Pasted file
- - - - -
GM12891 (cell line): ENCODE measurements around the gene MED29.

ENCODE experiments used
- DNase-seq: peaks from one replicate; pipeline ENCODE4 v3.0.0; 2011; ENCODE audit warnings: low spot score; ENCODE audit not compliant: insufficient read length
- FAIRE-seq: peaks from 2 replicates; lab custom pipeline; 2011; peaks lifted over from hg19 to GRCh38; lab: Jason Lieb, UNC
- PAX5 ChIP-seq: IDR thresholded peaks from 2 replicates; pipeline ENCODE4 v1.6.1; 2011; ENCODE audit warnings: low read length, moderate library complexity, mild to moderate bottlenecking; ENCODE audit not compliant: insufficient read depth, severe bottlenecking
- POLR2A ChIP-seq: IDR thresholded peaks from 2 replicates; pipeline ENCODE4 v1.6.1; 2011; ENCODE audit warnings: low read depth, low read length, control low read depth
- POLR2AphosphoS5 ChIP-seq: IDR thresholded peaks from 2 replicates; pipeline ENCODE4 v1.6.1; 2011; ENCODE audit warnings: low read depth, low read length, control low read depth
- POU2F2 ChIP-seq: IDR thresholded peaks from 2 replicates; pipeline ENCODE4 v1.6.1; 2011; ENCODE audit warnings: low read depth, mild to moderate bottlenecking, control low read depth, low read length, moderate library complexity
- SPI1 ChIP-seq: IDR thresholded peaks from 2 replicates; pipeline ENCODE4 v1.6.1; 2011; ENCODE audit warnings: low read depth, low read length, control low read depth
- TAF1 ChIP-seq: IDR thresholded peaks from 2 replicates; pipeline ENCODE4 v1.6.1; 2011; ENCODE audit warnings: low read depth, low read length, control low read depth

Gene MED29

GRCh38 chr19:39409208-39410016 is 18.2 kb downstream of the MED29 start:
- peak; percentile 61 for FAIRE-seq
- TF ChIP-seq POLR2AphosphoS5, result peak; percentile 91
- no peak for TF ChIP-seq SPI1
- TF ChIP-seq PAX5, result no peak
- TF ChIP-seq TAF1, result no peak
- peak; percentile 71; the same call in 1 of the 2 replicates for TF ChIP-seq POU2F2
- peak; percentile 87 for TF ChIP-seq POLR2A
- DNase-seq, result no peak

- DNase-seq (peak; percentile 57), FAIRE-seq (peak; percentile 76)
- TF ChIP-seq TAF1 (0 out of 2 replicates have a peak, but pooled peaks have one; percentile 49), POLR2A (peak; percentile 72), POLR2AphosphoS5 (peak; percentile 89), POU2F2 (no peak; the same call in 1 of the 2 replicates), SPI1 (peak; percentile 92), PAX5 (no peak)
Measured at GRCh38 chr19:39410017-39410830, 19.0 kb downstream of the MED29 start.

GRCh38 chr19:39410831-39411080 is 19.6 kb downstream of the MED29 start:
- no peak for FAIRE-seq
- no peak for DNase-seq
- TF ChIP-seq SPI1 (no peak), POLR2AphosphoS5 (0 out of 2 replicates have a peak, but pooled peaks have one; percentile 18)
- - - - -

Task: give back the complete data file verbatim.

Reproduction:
GM12891 (cell line): ENCODE measurements around the gene MED29.

ENCODE experiments used
- DNase-seq: peaks from one replicate; pipeline ENCODE4 v3.0.0; 2011; ENCODE audit warnings: low spot score; ENCODE audit not compliant: insufficient read length
- FAIRE-seq: peaks from 2 replicates; lab custom pipeline; 2011; peaks lifted over from hg19 to GRCh38; lab: Jason Lieb, UNC
- PAX5 ChIP-seq: IDR thresholded peaks from 2 replicates; pipeline ENCODE4 v1.6.1; 2011; ENCODE audit warnings: low read length, moderate library complexity, mild to moderate bottlenecking; ENCODE audit not compliant: insufficient read depth, severe bottlenecking
- POLR2A ChIP-seq: IDR thresholded peaks from 2 replicates; pipeline ENCODE4 v1.6.1; 2011; ENCODE audit warnings: low read depth, low read length, control low read depth
- POLR2AphosphoS5 ChIP-seq: IDR thresholded peaks from 2 replicates; pipeline ENCODE4 v1.6.1; 2011; ENCODE audit warnings: low read depth, low read length, control low read depth
- POU2F2 ChIP-seq: IDR thresholded peaks from 2 replicates; pipeline ENCODE4 v1.6.1; 2011; ENCODE audit warnings: low read depth, mild to moderate bottlenecking, control low read depth, low read length, moderate library complexity
- SPI1 ChIP-seq: IDR thresholded peaks from 2 replicates; pipeline ENCODE4 v1.6.1; 2011; ENCODE audit warnings: low read depth, low read length, control low read depth
- TAF1 ChIP-seq: IDR thresholded peaks from 2 replicates; pipeline ENCODE4 v1.6.1; 2011; ENCODE audit warnings: low read depth, low read length, control low read depth

Gene MED29

GRCh38 chr19:39409208-39410016 is 18.2 kb downstream of the MED29 start:
- peak; percentile 61 for FAIRE-seq
- TF ChIP-seq POLR2AphosphoS5, result peak; percentile 91
- no peak for TF ChIP-seq SPI1
- TF ChIP-seq PAX5, result no peak
- TF ChIP-seq TAF1, result no peak
- peak; percentile 71; the same call in 1 of the 2 replicates for TF ChIP-seq POU2F2
- peak; percentile 87 for TF ChIP-seq POLR2A
- DNase-seq, result no peak

- DNase-seq (peak; percentile 57), FAIRE-seq (peak; percentile 76)
- TF ChIP-seq TAF1 (0 out of 2 replicates have a peak, but pooled peaks have one; percentile 49), POLR2A (peak; percentile 72), POLR2AphosphoS5 (peak; percentile 89), POU2F2 (no peak; the same call in 1 of the 2 replicates), SPI1 (peak; percentile 92), PAX5 (no peak)
Measured at GRCh38 chr19:39410017-39410830, 19.0 kb downstream of the MED29 start.

GRCh38 chr19:39410831-39411080 is 19.6 kb downstream of the MED29 start:
- no peak for FAIRE-seq
- no peak for DNase-seq
- TF ChIP-seq SPI1 (no peak), POLR2AphosphoS5 (0 out of 2 replicates have a peak, but pooled peaks have one; percentile 18)